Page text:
I mean, we frequently hear the disapproval and criticism levied against the judicial courts that only sometimes yield justice,

against schools which only occasionally educate children,

against a medical system which occasionally provides sporadic access to care, and against churches which are often only worried about their own survival.


Because of our distrust of the people who are unlike us,

we are far too easily talked out of our true identity as God’s people,

accepting the traits and trademarks that are carved into the bark of our lives by the world’s humanity-destroying system,

until we forget who we have been called to be . . . and so, discrimination is emboldened . . . labels are applied . . .

people are demonized . . .

revenge and retaliation are coveted . . .

until our fear and our lack of faith erode a harvest of hope into a desert of


2 See the comments offered by Walter Brueggemann, To Build, To Plant: Jeremiah 26 – 52, (Grand Rapids, Michigan: William B. Eerdmans Publishing Company, 1991), page 96.




“But there is One who is coming,” says Jeremiah,

“for God’s Righteous Branch shall spring forth in midst of our barrenness,

and He shall infuse the nutrients of justice and righteousness into all the land.”


During Advent, this is the One for whom we wait –

the Righteous Branch that sows the seeds of hope along our daily paths, so that God will work through us,

not just to articulate new visions,

but to build new communities of equality

and to discover how our lives can make a difference in the world.


During Advent, this is the One for whom we wait –

the Righteous Branch that provides so generously for all people, even those who are straining for sunlight in the shade,

that we are inspired to open our arms to all humankind – the foreigner, the stranger, all who seek a better life –

and we gather together as one,

as the roots of righteousness crack the concrete of all the religious walls,

all the ethnic walls, all the cultural walls,

and all the walls of prejudice and racism that separate us from each other.


At Advent, God’s Righteous Branch nourishes the forest of humanity with the dreams for a new reality,

so that the stem of knowledge and wisdom sprouts through the suffocating dust of inequality and signals a new beginning for all creation,

where the strong branches of freedom will never be cut by the axe of oppression or enslavement,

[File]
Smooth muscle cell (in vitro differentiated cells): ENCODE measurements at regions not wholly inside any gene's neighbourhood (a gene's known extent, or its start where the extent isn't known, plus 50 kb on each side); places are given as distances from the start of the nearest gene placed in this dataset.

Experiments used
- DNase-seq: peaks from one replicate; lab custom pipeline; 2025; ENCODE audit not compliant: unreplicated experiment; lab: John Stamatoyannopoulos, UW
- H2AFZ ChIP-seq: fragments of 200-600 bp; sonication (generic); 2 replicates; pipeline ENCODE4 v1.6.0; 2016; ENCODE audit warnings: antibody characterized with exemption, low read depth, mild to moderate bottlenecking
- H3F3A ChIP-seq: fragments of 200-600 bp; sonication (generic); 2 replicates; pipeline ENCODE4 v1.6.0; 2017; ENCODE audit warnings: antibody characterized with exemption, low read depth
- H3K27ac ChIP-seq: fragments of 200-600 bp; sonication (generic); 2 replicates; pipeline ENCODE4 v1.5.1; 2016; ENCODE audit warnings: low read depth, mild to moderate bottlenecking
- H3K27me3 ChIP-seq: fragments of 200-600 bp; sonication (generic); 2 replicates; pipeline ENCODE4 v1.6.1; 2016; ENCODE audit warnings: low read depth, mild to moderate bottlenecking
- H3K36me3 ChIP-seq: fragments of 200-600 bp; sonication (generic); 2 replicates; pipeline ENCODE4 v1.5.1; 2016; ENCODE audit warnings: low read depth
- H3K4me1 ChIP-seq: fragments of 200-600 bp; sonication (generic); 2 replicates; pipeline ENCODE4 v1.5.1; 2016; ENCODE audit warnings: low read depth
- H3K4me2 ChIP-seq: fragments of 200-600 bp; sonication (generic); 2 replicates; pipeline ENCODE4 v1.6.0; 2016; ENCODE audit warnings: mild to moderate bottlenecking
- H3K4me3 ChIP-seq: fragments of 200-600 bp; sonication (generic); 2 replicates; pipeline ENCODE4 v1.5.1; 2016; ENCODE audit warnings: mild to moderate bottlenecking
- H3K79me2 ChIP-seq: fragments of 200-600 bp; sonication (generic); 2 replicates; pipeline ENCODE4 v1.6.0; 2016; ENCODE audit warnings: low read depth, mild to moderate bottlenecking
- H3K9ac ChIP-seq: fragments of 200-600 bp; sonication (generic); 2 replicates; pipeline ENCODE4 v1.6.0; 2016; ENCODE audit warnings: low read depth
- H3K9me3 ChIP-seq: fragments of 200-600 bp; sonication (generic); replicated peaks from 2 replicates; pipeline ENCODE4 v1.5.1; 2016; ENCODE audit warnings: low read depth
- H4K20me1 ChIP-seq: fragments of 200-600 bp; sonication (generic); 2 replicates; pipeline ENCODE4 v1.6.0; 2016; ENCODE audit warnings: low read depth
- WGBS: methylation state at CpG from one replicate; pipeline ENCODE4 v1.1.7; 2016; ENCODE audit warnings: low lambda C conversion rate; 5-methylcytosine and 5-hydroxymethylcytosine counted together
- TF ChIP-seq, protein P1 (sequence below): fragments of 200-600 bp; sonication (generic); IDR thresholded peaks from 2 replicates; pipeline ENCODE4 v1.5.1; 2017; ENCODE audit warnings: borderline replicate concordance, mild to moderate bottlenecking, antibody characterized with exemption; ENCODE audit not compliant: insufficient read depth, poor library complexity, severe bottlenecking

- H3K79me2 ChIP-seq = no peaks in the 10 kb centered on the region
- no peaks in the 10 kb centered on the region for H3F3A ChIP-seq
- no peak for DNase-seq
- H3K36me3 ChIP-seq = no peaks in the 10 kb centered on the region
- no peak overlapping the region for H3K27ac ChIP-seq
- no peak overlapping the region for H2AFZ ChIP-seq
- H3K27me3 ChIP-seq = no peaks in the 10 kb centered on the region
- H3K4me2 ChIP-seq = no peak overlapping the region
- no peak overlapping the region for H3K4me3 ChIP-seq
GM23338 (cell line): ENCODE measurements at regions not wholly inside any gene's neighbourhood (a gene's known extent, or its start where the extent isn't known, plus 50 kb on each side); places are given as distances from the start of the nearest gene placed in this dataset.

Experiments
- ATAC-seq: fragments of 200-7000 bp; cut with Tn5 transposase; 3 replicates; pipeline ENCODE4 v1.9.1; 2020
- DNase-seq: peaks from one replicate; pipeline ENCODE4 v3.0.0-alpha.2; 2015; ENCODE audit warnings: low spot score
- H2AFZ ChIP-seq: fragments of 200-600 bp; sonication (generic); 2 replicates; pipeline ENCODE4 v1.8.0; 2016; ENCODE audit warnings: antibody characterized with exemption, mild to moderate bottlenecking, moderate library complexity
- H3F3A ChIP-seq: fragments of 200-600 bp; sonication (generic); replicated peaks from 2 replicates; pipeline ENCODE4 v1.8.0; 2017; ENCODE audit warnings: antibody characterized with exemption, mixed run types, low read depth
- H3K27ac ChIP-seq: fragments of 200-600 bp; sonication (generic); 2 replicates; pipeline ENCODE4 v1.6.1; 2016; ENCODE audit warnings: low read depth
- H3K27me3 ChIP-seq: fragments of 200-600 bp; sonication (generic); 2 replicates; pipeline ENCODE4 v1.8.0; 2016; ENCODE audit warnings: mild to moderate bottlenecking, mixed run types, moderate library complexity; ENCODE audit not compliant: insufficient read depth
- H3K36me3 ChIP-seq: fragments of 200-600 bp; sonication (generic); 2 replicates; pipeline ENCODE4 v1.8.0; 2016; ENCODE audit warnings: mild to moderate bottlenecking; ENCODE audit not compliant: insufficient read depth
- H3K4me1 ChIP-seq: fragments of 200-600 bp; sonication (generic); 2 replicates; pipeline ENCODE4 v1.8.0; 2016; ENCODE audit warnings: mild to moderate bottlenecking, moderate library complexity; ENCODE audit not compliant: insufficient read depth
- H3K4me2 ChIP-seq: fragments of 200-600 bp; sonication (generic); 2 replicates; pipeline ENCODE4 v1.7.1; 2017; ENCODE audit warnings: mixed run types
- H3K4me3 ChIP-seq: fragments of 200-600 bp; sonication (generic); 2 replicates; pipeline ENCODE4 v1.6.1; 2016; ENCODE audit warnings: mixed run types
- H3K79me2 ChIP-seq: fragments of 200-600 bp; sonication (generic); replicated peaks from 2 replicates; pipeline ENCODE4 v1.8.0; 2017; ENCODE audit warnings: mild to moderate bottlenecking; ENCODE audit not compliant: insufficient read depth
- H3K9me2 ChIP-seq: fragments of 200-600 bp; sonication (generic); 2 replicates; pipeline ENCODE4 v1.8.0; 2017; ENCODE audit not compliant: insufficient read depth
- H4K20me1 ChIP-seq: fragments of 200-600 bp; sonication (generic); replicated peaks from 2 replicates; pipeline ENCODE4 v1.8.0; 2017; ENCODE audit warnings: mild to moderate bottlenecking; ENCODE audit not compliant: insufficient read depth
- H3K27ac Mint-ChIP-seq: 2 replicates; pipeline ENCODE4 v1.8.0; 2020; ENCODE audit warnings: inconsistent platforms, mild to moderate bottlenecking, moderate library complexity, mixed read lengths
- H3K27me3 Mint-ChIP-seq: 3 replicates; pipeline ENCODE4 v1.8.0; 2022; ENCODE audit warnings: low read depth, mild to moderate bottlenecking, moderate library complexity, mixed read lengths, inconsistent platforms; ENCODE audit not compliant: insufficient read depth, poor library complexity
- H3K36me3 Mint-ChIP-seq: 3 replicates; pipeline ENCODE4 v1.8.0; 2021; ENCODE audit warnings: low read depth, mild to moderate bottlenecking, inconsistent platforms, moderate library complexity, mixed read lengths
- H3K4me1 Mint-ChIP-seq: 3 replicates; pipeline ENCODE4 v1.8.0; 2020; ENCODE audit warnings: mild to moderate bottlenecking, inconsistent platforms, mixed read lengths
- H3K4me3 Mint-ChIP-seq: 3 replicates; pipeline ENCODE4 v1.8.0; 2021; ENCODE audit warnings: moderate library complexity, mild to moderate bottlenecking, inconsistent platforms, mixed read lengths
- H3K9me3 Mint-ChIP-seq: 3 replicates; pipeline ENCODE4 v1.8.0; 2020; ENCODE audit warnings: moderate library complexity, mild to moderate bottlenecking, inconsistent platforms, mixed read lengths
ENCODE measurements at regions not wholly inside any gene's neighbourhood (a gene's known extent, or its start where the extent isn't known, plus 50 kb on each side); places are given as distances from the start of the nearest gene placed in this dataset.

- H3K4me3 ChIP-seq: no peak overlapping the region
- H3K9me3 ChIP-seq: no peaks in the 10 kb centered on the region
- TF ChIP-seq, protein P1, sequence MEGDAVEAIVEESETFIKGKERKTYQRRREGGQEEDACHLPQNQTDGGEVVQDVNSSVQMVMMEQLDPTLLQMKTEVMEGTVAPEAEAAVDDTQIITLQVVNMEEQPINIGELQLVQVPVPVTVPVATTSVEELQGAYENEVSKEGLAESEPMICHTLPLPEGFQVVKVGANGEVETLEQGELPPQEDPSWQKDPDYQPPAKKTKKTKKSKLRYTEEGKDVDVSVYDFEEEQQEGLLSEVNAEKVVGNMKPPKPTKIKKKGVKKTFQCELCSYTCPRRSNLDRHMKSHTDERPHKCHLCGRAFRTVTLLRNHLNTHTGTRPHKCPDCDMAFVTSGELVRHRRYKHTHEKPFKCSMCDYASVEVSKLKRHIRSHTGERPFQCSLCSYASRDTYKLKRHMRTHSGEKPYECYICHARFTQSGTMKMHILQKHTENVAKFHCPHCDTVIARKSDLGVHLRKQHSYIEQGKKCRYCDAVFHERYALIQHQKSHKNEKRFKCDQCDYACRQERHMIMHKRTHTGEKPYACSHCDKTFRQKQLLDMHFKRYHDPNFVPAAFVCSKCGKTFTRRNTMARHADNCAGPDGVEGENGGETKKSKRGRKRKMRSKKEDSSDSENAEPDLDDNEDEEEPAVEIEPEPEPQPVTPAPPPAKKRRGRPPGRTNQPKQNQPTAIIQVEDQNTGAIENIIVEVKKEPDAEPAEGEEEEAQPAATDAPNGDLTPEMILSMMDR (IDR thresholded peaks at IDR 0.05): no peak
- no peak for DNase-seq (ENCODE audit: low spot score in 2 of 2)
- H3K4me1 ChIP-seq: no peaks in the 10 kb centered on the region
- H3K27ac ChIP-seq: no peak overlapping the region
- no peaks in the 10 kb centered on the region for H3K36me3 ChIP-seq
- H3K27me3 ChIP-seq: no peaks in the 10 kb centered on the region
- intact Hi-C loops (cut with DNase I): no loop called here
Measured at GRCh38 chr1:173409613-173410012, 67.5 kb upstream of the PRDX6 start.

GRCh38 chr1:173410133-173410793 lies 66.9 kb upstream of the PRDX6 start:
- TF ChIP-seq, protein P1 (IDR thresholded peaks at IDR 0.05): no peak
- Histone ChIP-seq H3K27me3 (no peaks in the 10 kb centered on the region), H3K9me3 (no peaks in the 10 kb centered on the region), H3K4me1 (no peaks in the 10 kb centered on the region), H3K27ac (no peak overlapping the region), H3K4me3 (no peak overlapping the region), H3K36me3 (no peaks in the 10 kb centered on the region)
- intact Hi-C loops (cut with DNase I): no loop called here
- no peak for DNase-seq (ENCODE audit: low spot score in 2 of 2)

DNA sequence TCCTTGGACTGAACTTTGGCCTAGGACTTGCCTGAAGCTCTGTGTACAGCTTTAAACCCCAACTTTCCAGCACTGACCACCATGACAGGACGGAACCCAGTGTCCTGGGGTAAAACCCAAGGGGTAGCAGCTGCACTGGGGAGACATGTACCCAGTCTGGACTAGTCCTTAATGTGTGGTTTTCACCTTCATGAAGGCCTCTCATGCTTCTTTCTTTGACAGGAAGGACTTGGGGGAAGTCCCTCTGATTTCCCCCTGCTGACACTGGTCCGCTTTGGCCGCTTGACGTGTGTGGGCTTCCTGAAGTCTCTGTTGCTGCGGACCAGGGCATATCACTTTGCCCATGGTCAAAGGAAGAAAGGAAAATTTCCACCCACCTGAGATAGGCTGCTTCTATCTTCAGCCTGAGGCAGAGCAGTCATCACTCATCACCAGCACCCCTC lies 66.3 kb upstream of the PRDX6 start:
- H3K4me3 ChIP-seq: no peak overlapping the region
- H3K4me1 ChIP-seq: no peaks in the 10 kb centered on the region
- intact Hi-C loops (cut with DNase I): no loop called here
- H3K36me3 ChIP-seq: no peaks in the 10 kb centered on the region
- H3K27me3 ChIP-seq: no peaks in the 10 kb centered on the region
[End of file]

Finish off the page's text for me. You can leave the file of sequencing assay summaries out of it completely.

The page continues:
and where, amid the stench of exclusion, the fragrant petals of hope bloom to fill the air with the aroma of dignity and respect for all humanity . . .

and all the people of the earth will find a home in its branches.


At Advent, we dare to walk along the troublesome trails of humankind, and nurtured with the light from the Sun of Righteousness,

God’s promised Branch blooms with a new reality that can grow in the soil of our despair, where we are inspired to produce a harvest that transforms wastelands of loneliness into landscapes of love,

bringing beauty where there was barrenness, initiating newness where there were nightmares, and heralding hope where there had been heartache.


At Advent, God’s Righteous Branch inspires us to sow the seeds of our gifts, however small,


however unique, like seeds upon the earth’s terrain to cultivate orchards of newness,

so that, through our interconnectedness, all the forests of humankind can savor the nutritious fruit of hope and justice,

where all people can climb the branches of imagination and creativity to discover God’s answers to the world’s problems,

and where all people will be blessed through God’s Righteous Branch that nourishes a true human community in which all of us live.


At an apartment building in the inner city of Cleveland, Ohio,

a little Vietnamese girl, trying to pay respects to her deceased father,

tiptoed out the door and darted across the street in the middle of the night.

She stepped into an abandoned, overgrown, rat-infested lot, littered with abandoned appliances, old tire treads, broken liquor bottles, and tattered trash bags . . .